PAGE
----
First Spin... Damien Rice's My Favourite Faded Fantasy
Eight years is a long time. A long time to wait for anything, especially in the music industry. But that’s how long Damien Rice has left it. His last album 9 hit shelves in 2006, back when Ed Sheeran and Sam Smith, the singer-songwriter supremos of 2014, were still in their school uniform.
He’s spent the years in between then and now quietly residing in Iceland, living quite happily off the royalties from his debut album O, which sold over two million copies and, slowly planning a comeback. A comeback that is now complete with the release of his new album My Favourite Faded Fantasy, which has been produced by Rick Rubin and which emerges today (November 3rd) and you can preview on the right hand side of the page.
To celebrate his return, we’ve reviewed every track on his comeback record, here’s our first spin…
‘My Favourite Faded Fantasy’
The album’s title track begins with nothing but a guitar and Rice’s voice. It builds and builds, with strings and a rollicking guitar riff eventually giving way to an epic crescendo, that sounds a little like the moment where Radiohead go mental in ‘2+2=5’.
‘It Takes A Lot To Know A Man’
This is Rice’s take on a baroque waltz, with a stirring, sweeping melody, and a portentous tone. For the first four minutes it’s a little Bob Dylan and a lot of Leonard Cohen, but the last five are pure Sigur Ros, complete with a gentle piano recital and epic orchestral movement.
‘The Greatest Bastard’
As well as having a wonderful title, this is one of the album’s highlights, a stripped back ditty that’s quite reminiscent some of the cuts on O, it’s lilting, lovelorn and contains a lovely swelling string section.
‘I Don’t Want To Change You’
If we haven’t said already, then be warned, the songs on this album are long, the shortest clocks in at four minutes and 26 seconds, the longest at nine minutes and 33 seconds. This is one of the shorter cuts, coming at five minutes and 26 seconds and it’s one of the sweetest. Built round a gentle acoustic guitar and mellow drum roll, this harks back to more traditional singer-songwriters with Tracy Chapman and Paula Cole with it stirring, defiant chorus.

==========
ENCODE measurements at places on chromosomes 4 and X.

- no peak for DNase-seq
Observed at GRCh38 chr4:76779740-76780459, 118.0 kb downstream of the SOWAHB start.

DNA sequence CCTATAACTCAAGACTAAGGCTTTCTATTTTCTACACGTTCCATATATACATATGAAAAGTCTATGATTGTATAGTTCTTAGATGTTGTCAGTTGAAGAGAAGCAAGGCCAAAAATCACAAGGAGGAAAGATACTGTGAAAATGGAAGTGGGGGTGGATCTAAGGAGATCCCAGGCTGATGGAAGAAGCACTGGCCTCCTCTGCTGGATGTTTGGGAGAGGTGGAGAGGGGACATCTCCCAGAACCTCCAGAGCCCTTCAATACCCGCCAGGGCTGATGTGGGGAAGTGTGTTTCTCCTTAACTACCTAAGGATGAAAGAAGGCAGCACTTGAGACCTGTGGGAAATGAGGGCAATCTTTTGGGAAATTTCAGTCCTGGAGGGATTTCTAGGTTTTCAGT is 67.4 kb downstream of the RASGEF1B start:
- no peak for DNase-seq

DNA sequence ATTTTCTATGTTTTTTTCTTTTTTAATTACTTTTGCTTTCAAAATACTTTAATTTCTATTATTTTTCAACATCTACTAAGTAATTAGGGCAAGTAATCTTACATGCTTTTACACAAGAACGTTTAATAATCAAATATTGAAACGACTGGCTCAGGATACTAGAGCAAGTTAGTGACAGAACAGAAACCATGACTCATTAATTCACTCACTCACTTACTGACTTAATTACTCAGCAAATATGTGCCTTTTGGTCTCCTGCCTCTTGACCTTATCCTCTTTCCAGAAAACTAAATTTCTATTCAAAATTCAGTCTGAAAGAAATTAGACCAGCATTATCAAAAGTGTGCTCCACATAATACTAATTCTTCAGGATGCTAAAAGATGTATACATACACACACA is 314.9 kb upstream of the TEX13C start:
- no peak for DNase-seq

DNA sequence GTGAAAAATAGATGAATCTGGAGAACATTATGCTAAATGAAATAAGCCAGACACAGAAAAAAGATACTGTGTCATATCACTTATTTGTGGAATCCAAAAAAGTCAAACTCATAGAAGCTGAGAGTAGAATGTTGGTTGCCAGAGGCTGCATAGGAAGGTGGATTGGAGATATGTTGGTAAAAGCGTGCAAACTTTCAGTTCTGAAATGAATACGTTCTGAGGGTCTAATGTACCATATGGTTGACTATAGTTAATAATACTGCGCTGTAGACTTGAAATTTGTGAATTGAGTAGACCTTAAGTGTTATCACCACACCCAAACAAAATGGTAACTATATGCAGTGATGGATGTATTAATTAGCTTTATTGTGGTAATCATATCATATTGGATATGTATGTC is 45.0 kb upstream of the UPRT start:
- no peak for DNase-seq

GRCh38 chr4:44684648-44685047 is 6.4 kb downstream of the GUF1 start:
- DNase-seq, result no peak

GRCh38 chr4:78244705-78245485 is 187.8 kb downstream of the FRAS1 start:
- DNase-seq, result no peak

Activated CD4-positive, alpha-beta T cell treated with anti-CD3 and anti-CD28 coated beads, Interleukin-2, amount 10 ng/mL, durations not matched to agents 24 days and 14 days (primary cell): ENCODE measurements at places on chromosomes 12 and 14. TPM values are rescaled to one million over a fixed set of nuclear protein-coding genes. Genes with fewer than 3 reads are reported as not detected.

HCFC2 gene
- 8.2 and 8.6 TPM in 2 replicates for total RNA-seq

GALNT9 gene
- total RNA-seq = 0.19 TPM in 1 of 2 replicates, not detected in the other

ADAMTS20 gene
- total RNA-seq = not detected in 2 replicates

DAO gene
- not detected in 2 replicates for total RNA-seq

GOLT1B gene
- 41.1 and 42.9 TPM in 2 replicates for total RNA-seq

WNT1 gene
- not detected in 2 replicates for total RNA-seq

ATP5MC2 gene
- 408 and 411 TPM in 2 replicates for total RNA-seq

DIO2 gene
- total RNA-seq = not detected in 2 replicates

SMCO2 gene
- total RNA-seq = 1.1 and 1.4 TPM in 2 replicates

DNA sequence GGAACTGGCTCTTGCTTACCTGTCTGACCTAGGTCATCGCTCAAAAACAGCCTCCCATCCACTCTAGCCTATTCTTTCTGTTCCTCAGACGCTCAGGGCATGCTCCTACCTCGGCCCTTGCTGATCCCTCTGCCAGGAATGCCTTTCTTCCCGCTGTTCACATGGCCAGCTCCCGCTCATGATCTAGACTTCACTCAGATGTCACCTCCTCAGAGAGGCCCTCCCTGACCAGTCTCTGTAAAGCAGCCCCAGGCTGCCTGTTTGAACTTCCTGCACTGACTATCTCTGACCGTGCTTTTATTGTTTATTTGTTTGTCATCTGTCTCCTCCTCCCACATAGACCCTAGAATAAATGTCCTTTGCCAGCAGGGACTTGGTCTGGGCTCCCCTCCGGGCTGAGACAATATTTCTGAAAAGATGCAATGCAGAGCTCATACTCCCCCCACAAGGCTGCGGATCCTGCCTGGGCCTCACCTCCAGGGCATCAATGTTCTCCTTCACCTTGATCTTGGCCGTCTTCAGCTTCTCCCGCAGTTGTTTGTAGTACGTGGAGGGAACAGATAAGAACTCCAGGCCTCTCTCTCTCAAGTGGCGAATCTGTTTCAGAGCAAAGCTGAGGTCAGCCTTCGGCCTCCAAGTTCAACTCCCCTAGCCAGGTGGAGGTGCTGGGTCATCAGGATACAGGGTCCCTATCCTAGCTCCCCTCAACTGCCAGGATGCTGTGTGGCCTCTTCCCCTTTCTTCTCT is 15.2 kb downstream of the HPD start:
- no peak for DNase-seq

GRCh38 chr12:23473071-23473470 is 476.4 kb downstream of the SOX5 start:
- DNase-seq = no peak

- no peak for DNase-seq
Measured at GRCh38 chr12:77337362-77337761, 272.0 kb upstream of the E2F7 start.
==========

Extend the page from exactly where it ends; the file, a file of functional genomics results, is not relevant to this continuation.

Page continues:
‘Colour Me In’
Another highlight, a gentle strum, Rice’s voice building up to a real stirring track, the kind that could be played over the top of a dramatic finale in a costume drama.
The album’s angriest moment, this is a spiky ballad, where it feels like Rice voicing pure frustration over a piano and plucked guitar. Again, it builds up into a monster, a monster with full-on crashing guitar crescendo.
‘Trusty And True’
Another epic, clocking in at over eight minutes. This has the feel of a classic folk song, the kind you can imagine a pub full of strangers singing along together, it’s jaunty, whimsical and will drag you along to the very end.
‘Long Long Way’
Perhaps its living and recording in Iceland, or perhaps he really just likes Sigur Ros, but Rice has certainly developed a taste for epic soundscapes on this album, and there are none bigger than the album’s closer. It’s enormous.
Damien Rice’s My Favourite Faded Fantasy will be released on Monday (November 3rd).